Strangely, some people don’t see it that way. They say being married turns two people into a single entity. Both of you need to be retired or else it doesn’t count. Whatever… Everyone is entitled to their opinion.
Level 9 – Full on retired
Yes! This is Nirvana. It’s the ideal retirement everyone dreams of. However, I think you’ll be disappointed when you get there. I don’t want to lounge around the pool and sip margarita all day long. It’ll be nice for a few days, but not for 30 years. I’d watch TV all day and my brain would turn to mush. It’ll be super boring. Trust me; don’t shoot for this kind of retirement if you’re young. Aim to get here when you’re 70 or so.
Level 10 – Dead
Here we go – the mastery level. You’re not 100% retired until you’re dead. I’m not looking forward to this level of retirement, but we’ll all get there someday.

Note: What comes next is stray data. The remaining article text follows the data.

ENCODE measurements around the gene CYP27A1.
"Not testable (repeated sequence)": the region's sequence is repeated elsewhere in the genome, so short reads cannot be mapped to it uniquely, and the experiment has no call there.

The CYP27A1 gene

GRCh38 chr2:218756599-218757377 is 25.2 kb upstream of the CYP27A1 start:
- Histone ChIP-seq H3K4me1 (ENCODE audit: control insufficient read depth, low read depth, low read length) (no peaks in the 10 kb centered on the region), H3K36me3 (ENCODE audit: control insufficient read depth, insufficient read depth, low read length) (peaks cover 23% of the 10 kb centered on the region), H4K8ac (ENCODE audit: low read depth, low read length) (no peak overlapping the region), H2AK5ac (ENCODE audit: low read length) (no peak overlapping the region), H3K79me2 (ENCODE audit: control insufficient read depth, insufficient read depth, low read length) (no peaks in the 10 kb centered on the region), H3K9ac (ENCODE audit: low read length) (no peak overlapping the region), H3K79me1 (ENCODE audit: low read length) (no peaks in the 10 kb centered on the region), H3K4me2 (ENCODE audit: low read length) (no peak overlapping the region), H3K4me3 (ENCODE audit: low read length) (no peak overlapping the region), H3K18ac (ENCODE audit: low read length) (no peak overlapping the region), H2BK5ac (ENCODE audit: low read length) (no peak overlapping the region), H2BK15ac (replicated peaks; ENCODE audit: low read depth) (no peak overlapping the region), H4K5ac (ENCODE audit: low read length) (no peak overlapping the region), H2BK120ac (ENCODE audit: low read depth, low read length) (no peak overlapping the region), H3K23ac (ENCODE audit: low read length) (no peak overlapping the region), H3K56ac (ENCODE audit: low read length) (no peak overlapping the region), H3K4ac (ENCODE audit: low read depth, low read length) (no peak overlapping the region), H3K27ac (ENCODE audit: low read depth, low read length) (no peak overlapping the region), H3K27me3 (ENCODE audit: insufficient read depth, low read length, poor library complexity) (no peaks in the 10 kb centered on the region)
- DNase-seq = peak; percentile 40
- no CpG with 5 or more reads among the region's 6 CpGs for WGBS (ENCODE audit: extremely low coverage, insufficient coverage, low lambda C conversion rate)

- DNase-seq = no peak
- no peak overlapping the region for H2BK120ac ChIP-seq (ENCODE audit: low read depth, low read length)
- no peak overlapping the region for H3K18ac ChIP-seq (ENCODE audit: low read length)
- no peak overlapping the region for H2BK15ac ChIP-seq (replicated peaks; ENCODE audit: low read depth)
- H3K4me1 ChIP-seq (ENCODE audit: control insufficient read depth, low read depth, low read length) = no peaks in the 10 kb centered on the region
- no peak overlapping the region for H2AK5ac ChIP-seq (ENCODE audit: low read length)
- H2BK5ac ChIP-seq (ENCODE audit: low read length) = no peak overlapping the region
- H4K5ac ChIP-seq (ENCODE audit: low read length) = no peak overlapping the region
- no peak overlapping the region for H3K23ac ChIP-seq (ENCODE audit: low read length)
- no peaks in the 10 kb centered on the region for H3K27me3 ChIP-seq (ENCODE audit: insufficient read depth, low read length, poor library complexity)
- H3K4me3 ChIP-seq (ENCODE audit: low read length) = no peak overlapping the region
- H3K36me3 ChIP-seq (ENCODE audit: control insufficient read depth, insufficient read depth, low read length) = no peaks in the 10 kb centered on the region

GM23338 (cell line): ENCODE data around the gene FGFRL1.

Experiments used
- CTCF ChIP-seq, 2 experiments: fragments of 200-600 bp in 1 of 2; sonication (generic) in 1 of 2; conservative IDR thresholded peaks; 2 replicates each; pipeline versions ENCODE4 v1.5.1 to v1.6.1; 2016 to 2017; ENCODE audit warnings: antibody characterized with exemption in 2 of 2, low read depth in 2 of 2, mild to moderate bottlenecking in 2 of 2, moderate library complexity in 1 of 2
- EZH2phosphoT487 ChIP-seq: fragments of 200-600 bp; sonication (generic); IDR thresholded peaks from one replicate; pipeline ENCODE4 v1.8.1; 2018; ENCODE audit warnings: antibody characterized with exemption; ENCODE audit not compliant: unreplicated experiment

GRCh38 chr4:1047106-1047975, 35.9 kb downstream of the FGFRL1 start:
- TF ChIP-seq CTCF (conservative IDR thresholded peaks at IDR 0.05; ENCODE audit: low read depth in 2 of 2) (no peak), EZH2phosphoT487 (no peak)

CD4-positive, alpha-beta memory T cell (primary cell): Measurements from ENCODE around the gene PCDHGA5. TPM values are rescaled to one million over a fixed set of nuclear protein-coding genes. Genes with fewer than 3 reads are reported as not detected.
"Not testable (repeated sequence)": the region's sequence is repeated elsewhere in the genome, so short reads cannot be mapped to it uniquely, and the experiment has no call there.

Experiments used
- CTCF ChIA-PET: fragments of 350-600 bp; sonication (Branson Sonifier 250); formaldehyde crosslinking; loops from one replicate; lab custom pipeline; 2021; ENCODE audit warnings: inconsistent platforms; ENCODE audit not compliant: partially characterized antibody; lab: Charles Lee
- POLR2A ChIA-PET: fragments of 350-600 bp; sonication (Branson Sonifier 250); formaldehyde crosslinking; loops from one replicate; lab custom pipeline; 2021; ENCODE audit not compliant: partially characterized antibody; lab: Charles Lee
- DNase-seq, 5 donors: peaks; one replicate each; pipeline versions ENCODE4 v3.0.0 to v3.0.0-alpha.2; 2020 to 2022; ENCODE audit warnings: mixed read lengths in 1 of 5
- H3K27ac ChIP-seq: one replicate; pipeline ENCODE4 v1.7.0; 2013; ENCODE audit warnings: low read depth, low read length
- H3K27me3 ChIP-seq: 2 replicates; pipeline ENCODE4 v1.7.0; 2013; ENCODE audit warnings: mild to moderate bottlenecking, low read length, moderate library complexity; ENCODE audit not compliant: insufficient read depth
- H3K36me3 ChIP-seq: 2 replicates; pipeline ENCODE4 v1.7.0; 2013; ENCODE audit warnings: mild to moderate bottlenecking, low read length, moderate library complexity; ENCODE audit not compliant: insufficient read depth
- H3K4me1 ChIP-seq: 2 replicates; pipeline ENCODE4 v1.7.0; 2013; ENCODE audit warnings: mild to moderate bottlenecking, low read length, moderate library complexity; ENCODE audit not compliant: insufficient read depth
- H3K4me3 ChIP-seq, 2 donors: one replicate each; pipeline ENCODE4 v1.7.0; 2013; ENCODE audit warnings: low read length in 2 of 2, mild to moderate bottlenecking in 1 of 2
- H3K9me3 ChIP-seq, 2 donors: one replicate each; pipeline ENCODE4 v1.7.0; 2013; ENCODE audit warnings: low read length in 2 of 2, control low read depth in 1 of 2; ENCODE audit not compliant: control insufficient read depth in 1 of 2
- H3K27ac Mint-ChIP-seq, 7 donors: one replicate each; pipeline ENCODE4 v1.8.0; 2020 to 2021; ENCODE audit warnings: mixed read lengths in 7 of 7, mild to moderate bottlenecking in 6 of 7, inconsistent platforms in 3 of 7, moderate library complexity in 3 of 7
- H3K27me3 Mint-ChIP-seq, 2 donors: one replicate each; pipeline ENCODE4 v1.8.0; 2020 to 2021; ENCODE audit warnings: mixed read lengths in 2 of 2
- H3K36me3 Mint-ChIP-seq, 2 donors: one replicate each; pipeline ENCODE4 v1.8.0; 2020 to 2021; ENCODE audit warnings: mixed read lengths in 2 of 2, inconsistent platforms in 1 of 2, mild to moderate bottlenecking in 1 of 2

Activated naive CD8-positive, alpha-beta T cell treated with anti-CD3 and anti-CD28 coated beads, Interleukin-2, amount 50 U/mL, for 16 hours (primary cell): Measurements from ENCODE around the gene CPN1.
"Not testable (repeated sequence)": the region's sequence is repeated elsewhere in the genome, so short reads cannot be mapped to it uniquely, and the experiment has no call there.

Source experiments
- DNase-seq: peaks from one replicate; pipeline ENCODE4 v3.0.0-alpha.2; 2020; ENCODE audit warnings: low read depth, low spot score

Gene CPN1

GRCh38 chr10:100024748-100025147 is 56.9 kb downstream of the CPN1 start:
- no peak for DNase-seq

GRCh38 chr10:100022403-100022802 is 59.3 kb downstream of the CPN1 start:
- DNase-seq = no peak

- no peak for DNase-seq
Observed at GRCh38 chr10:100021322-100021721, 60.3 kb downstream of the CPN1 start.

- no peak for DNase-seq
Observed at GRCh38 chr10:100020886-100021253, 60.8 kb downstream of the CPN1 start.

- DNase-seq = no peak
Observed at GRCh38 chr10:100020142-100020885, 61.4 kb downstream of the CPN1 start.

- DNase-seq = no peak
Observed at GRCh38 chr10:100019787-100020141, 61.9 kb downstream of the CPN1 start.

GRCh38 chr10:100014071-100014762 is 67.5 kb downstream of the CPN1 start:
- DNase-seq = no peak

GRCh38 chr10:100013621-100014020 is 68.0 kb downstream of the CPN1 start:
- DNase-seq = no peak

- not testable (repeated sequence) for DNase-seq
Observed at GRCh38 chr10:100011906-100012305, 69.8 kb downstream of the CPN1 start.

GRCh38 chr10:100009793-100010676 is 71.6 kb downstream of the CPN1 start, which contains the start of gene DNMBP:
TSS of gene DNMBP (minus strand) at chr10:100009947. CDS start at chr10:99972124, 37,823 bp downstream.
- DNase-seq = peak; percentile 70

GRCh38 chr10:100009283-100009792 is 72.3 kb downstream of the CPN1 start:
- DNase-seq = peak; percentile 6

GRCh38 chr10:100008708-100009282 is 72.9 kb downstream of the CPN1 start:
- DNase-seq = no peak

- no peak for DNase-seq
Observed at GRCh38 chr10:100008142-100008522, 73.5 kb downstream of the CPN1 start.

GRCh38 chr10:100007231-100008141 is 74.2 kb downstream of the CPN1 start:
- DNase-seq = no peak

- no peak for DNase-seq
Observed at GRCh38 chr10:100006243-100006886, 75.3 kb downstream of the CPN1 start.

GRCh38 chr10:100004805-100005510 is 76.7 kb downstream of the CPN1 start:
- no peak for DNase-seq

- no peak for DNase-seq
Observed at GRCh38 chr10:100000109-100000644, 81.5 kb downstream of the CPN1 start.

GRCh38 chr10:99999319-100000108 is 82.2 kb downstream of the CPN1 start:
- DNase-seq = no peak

Okay, that’s my take on work and retirement. I started out at level 0/1 in my 20s and now I’m between 4 and 5. Over the first half of this year, I worked 20-30 hours/week. In the second half, I’m working 10-20 hours/week. That’s a pretty good level for me at 45 years old. I don’t think I’ll stop working completely until I’m much older. Work is good for you if it’s the right fit.
Now, it’s your turn. What level are you? Also, do you work just 40 hours/week at your full-time job? It seems most employers want more than that now.
Source: Retire By 40